Microsoft has good reason to hamper the progress of OpenGL, of course: While DirectX is proprietary and only runs on Windows, Xbox and Windows Phone, OpenGL is completely cross-platform. There are solid OpenGL implementations for Mac, Linux, PlayStation 3, Nintendo Wii, and just about every modern smartphone (OpenGL ES). It obviously in Microsoft’s best interests to ensure that the best gaming experiences are exclusive to its platforms.
With Gabe Newell’s distaste for Windows 8 (and Blizzard echoing his sentiments), the imminent release of Steam on Linux, and the continued growth of smartphone games, we could be on the cusp of an OpenGL revolution. If the Windows gaming crown continues to slip, OpenGL might soon become the default API, rather than an afterthought. Very soon, it might be standard to develop a game that works well across every platform — rather than focusing on Direct3D and leaving Linux and OS X out in the cold.
Valve will be speaking about its Linux/OpenGL advancements at SIGGRAPH 2012 next week. SIGGRAPH is where we usually hear about the latest OpenGL and DirectX news, too — so stay tuned!
- Intel Core i5 2500k
- Nvidia Geforce 770GTX
- 16 GB RAM
- Windows 7 (I also run Linux but OpenGL is the only option there and I haven't yet downloaded the native Linux Reborn client)
- OpenGL (run with "-gl") - 185 FPS
- DirectX 9 (run with no launch options) - 175 FPS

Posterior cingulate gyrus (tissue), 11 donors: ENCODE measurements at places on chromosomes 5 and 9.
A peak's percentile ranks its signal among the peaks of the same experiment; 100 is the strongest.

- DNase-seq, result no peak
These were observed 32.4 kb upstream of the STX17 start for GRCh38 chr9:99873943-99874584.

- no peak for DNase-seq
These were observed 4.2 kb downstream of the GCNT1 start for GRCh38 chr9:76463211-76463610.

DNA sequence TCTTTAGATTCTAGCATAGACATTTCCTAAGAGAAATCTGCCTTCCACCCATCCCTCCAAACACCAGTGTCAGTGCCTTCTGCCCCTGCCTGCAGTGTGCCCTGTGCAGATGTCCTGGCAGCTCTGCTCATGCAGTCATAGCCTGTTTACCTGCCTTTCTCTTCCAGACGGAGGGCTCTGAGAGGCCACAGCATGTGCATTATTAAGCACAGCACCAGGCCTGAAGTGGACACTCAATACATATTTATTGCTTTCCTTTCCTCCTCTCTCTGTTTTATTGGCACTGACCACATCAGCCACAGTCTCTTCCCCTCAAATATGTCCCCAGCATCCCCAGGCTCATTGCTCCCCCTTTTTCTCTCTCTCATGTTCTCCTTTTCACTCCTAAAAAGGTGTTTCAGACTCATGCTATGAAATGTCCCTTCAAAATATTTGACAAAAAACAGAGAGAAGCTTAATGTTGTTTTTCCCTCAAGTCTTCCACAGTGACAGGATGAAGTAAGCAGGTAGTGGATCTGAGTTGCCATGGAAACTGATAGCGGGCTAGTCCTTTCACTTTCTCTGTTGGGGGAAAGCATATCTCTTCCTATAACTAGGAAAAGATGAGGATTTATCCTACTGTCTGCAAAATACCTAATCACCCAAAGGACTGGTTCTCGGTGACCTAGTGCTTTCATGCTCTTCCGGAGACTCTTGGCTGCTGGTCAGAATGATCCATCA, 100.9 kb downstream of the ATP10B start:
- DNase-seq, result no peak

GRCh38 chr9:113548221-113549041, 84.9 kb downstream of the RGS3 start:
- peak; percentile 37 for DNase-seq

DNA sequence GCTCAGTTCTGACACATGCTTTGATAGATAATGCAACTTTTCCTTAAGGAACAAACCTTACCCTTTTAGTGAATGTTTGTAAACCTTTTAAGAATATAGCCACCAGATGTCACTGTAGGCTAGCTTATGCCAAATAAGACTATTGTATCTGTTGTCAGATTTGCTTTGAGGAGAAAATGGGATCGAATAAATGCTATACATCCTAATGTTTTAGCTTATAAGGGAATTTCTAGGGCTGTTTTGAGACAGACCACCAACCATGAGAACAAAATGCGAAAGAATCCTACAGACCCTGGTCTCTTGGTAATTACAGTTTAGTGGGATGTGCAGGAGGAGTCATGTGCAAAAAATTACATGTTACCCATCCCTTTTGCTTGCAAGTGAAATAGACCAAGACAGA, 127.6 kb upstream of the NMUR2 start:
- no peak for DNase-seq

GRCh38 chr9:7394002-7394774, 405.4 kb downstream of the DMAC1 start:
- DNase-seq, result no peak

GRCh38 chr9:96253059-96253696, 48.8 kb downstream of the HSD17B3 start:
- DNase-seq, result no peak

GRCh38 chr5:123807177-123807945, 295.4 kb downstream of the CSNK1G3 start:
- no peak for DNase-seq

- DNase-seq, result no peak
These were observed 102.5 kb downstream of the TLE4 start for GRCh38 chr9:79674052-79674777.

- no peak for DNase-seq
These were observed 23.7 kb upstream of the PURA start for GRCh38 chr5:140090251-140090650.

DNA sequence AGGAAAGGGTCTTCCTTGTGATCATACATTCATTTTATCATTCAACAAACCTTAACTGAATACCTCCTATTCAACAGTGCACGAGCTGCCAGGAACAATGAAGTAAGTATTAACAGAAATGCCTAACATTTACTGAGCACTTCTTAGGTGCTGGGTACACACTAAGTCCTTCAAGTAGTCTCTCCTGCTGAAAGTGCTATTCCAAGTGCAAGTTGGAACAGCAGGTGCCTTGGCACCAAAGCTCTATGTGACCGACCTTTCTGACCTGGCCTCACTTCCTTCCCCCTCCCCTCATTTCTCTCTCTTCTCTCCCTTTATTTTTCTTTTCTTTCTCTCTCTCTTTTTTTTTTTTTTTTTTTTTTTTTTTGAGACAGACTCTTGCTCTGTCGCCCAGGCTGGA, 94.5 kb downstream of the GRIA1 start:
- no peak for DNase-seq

- DirectX 11 (run with "-DX11") - 135 FPS
So OpenGL was the fastest, DirectX 9 was a close 2nd, and DirectX 11 showed a noticeable performance hit. What I'm curious about is does DirectX 11 have any new visual effects or quality gains? I'd also be interested to know what AMD users have to say. Last I checked AMD's OpenGL performance was pretty bad. Would be interested to see if they've stepped up their game there.
Even on Warcraft III, performance on OpenGL was much better than DirectX.
Windows 7 + Nvidia 650 Ti: OpenGL is working much better in Borderless window than DX11. Stutter is completely gone and works as good or better than Dota 2 Source 1.
Also a tip for Nvidia -GL users, you can set Triple Buffering on in the nvidia control panel (this option only works with OpenGL apps) and it will use that in Dota 2 Reborn, gets rid of 60 > 30 fps drops when you have vsync enabled.
AMD users may have an equivalent option in OpenGL settings, though from what I know opengl performance isn't as good on AMD.
Comparisons of speed between DirectX and OpenGL depend on how well the specific game is written to use each one. Sometimes a game will run slower with OpenGL since support for it was an afterthought, while sometimes a game can run faster with it thanks to extra care and effort from the developers.
One other catch about performance is that AMD doesn't support OpenGL very well. The games that make good use of OpenGL will demonstrate as much on Nvidia cards, but still often run poorly on AMD cards.
Vulkan is another upcoming alternative that isn't actually released yet. Valve has been pushing for it, so expect to see Source 2 games start supporting it around when it comes out.
Regardless, it aided Valve in porting all their games to multiple platforms with reasonable stability and parity. Source 2 will expand upon this, being designed from the ground up for multiple graphical APIs